Stigma as a Predictor af Parental Willingness to Seek Mental Health Services for Their Children in Rural America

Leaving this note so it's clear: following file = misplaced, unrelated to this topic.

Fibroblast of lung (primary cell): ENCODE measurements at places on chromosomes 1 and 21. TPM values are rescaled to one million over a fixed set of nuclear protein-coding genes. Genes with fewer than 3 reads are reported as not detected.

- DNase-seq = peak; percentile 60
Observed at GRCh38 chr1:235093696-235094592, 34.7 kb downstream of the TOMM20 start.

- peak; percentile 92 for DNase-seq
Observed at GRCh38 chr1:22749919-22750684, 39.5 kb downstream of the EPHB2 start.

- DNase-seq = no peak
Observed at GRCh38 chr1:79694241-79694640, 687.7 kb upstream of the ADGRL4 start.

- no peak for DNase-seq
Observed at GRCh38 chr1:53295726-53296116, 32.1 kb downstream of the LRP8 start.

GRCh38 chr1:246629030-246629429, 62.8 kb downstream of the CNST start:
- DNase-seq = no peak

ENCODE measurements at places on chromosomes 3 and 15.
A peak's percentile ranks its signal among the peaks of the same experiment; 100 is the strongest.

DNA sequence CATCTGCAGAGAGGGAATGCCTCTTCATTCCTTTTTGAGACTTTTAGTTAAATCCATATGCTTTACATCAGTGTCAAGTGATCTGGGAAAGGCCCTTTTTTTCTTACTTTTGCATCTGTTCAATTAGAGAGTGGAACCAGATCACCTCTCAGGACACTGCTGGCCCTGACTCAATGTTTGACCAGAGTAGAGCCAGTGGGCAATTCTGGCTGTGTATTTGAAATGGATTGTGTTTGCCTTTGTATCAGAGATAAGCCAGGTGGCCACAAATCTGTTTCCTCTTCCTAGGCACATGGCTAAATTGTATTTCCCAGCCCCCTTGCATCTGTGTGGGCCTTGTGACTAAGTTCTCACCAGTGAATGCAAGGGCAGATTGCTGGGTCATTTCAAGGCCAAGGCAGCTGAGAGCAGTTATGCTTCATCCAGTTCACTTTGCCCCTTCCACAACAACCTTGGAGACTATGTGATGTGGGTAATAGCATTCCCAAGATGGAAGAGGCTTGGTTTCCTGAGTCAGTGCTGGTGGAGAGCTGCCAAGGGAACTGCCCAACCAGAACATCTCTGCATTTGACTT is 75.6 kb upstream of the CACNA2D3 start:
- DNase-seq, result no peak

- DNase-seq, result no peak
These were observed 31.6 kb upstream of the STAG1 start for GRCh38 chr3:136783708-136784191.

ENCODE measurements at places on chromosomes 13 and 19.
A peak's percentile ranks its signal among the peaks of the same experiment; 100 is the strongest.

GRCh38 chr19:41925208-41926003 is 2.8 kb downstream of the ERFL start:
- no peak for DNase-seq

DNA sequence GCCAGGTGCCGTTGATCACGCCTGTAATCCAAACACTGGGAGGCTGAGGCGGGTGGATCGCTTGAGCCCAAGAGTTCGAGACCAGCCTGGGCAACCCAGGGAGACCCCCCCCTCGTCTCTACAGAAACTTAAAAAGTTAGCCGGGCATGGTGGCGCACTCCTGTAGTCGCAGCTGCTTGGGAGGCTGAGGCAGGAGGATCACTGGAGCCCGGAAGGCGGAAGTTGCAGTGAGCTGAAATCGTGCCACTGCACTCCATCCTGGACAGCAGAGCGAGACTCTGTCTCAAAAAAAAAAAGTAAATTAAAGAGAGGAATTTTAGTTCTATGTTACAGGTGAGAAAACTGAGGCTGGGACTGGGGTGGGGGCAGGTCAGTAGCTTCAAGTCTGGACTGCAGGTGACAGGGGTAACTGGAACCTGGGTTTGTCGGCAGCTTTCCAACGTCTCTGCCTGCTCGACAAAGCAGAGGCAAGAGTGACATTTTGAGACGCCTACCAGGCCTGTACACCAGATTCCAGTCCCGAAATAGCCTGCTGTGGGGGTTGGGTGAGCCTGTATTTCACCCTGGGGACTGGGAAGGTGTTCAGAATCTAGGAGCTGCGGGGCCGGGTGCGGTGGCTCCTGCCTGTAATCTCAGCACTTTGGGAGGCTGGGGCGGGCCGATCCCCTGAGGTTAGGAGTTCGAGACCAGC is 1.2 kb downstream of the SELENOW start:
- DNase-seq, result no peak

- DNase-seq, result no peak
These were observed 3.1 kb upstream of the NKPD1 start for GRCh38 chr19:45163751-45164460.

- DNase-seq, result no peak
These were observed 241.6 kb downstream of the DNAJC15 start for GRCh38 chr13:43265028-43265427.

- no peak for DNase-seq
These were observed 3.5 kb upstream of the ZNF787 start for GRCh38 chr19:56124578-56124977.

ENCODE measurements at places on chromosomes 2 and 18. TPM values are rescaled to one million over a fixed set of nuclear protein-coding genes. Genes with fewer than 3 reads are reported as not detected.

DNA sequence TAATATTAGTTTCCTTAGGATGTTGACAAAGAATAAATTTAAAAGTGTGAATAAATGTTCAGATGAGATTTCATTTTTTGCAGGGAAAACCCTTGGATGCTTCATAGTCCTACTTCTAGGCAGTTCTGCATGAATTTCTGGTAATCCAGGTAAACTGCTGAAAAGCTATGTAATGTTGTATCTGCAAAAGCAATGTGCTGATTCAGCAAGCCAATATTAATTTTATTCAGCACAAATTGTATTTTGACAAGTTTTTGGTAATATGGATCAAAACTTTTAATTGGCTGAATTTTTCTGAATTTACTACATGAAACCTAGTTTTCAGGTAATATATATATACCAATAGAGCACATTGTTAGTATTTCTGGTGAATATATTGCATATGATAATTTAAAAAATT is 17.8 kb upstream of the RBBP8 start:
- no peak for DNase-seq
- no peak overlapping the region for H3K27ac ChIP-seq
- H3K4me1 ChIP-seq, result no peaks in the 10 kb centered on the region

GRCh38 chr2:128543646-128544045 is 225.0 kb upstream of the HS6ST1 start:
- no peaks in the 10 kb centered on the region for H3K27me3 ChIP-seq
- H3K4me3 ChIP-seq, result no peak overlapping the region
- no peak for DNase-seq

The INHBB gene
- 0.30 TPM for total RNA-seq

Stigma exists in some capacity towards mental illness. This stigma is a barrier to mental health services for some people. Rural populations are known to have more stigma than their urban counterparts. This is on top of already lacking access to mental health services. This especially affects children. Polaha and Williams (2015) found stigma to be negatively correlated with willingness to seek help in rural parents. This study sought to explore this relationship in a more generalized sample. I posted a survey on Amazon Mechanical Turk that screened for rural parents of children under the age of eighteen. It included a two-factor measure of self and public stigma and a one item assessment of willingness to seek mental health services for their children. Eighty-one responses were used to analyze for correlational relationships between variables including age, gender, perceived public stigma, perceived self-stigma, and willingness to seek mental health services for their children. Analysis revealed a significant positive correlation between public and self-stigma. It revealed a significant negative correlation between self-stigma and age. It revealed a significant negative correlation between self-stigma and expressed willingness to seek help from a mental health professional for children. The finding that more perceived self-stigma makes someone less likely to seek mental health services supports findings from previous studies. However, it is curious that only self-stigma and not public stigma was found to be a predictor. More studies would have to be done to establish a cause and effect relationship.